When I arrived, there were just some thin clouds in the sky, nothing much at all. I spent some time dialing in my composition, and playing with exposures. I actually got a few really cool shots with a pink sky overhead. Typically, I would have been all over those images, but for this particular subject, the color just didn't work. It needed more muted tones to be successful so I discarded the pink skies.
As the sun came up, I started to realize that I wasn't going to have the light show that I wanted, and was expecting. There were still just very small strands of clouds in the sky to work with, so I went with my plan B which I had figured out on the way out to the mill. It was time to do some more work with my 10-Stop ND filter which would reduce the amount of light that entered the camera enough to turn a 1/2 second exposure into 8 minutes. I already had a 3-Stop ND Grad fitted to control the exposure in the sky, so adding an additional 10 stops of light reduction was serious!
The picture that leads this story off is the second attempt and represents a full five minutes of exposure at f/18. The clouds show a very nice cottony movement across the sky, and there is even a little bit of color left in them...but not too much. This mill has a sad aura around it, and I wanted to capture an image that represented that. When I looked at the LCD, I wasn't sure if I had gotten it or not, but the sun was coming up fast now, and my exposures were shrinking down into the 30 second realm.
There wasn't a lot else to work with here at the mill because the sky had gone to a fairly empty blue shortly after sunrise. After making another quick check of the hourly forecast and deciding that my time would be better spent going elsewhere, I decided to pack it up and see what else I could find to put in front of my camera.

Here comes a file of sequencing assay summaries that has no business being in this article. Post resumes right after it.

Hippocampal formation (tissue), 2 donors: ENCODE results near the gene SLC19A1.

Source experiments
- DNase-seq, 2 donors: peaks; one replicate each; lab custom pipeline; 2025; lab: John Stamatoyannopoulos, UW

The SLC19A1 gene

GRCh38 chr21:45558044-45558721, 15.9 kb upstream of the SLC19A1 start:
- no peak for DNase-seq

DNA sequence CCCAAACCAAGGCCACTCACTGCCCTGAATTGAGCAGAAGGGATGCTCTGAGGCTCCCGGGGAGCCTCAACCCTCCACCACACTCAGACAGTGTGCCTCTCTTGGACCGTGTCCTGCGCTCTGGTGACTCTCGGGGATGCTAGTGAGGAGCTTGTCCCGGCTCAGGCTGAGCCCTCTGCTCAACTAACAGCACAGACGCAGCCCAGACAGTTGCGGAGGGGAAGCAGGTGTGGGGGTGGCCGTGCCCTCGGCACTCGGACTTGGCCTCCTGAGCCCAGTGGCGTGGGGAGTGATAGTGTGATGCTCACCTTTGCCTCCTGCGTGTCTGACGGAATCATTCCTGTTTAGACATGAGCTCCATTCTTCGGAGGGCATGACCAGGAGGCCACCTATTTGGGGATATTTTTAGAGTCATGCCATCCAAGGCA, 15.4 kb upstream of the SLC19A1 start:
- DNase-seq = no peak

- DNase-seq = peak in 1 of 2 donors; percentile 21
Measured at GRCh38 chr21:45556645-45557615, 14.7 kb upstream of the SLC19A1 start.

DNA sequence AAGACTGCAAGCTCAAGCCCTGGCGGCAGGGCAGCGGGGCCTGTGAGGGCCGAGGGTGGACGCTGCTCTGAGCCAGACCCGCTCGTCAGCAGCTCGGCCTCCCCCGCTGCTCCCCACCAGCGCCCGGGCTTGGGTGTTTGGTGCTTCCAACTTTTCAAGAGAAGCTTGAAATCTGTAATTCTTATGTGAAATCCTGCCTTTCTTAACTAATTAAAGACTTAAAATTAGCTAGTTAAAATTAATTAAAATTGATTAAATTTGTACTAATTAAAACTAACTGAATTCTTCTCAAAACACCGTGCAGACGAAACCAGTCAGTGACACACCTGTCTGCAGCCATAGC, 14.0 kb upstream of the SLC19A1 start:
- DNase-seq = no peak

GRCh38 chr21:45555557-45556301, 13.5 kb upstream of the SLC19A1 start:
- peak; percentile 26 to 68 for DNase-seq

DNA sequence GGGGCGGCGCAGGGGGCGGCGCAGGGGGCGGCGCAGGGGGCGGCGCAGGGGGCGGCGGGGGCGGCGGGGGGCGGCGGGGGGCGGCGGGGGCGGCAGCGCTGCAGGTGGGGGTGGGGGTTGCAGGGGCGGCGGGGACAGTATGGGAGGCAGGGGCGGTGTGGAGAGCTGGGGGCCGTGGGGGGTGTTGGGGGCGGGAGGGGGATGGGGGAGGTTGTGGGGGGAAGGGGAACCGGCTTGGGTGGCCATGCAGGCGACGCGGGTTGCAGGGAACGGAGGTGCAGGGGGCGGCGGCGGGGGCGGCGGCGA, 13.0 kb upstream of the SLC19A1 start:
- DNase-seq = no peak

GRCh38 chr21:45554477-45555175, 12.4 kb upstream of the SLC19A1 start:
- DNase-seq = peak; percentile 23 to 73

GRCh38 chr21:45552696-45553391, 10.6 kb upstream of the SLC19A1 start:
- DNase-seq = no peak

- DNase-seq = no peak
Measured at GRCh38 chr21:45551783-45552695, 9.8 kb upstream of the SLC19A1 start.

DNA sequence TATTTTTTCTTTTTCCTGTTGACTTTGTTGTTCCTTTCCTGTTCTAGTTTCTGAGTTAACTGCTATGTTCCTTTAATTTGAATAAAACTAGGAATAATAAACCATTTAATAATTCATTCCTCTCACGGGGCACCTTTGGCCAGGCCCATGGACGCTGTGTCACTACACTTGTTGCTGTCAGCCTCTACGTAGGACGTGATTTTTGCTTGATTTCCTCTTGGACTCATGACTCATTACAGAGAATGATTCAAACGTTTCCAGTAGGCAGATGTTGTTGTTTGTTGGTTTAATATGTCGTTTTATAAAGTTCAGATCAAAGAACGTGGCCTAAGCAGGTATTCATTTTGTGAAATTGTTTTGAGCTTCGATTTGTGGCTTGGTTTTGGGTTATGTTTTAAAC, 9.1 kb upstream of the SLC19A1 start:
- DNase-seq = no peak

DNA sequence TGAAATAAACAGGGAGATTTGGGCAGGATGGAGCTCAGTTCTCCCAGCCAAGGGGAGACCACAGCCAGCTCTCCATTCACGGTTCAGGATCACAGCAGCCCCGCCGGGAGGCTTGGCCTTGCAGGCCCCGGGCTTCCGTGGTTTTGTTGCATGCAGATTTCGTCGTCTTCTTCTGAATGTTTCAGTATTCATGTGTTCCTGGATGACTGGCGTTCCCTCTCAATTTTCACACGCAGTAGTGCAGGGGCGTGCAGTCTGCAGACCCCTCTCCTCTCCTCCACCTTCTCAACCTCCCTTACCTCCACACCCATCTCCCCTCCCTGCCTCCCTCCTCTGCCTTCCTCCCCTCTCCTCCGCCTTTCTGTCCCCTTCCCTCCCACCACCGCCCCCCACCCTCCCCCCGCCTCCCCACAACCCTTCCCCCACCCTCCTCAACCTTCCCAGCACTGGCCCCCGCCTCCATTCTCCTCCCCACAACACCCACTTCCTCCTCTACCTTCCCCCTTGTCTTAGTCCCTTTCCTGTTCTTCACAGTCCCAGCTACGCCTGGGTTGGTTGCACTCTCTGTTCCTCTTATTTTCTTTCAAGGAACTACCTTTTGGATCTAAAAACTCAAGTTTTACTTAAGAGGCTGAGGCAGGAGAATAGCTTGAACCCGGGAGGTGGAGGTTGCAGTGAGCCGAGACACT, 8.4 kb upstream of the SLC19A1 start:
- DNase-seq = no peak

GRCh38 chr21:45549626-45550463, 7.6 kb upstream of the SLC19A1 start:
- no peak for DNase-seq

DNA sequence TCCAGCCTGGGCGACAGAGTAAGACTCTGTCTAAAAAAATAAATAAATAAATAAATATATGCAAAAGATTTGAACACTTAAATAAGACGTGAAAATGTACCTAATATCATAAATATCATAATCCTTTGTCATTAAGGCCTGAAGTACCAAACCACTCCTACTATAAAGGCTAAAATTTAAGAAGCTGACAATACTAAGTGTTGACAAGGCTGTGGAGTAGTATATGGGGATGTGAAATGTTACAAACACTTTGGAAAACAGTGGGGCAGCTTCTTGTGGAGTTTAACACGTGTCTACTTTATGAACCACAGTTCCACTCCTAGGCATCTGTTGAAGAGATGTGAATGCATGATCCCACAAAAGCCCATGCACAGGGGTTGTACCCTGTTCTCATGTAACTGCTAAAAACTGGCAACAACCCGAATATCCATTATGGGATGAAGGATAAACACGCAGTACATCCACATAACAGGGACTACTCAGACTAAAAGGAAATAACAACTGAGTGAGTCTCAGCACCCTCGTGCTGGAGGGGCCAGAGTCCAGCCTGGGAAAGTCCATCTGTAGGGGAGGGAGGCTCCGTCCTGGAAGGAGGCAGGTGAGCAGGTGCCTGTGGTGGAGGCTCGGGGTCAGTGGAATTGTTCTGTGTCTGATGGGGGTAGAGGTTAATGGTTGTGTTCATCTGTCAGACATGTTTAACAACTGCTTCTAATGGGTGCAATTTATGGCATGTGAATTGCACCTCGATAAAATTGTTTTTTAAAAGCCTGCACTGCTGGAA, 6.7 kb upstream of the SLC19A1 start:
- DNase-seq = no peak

|Derelict Mill in B&W|
With the mill behind me, I set off on an unguided tour through Yadkin County in search of something else to photograph. I was still in my rustic mood, so I was looking for barns and old cars to photograph. What I saw wasn't all that promising in the current conditions, and I was starting to wonder if I was going to find anything else before it was time to get home. As luck would have it, my travels landed me back in a familiar part of town where I have been several times before. I knew that there was a car there which has provided me with several stunning images...but these were night shots as there was a lot of clutter in the area. Despite that, I decided to check it out since I was in the neighborhood.
The old Plymouth was still there, and still in the same condition. However, the already tricky location of this car was made much, much worse by the two trucks that were parked close by the car. What's a photographer supposed to do? Well fortunately, there was another vintage Chrysler parked on the back side of the lot, and there was only one other car parked next to it.
As you can tell, this one wasn't in the best position either. It was worth a try though since last time I wasn't able to shoot it since I was working in the dark, and black just doesn't show up well at night. In order to capture this car the right way, without including the other car beside it, I had to get a little creative about angles, and focal length choices. I still had my 24-70mm lens attached, and decided that it would work fine for what I was going to have to do in order to photograph this old sedan. I added a polarizer to help control the glare, and I went to work on the Chrysler.
|Simple and Effective|
|Rough but Solid|
|Shedding a Tear|
I had about 60 images from the morning, and I'm pleased to say that I have 10 images that I would consider keepers from this set. This is much better than the three or four I was expecting as I was actually pressing the shutter button. Now I just need to see which of these images will make it into the gallery rooms here.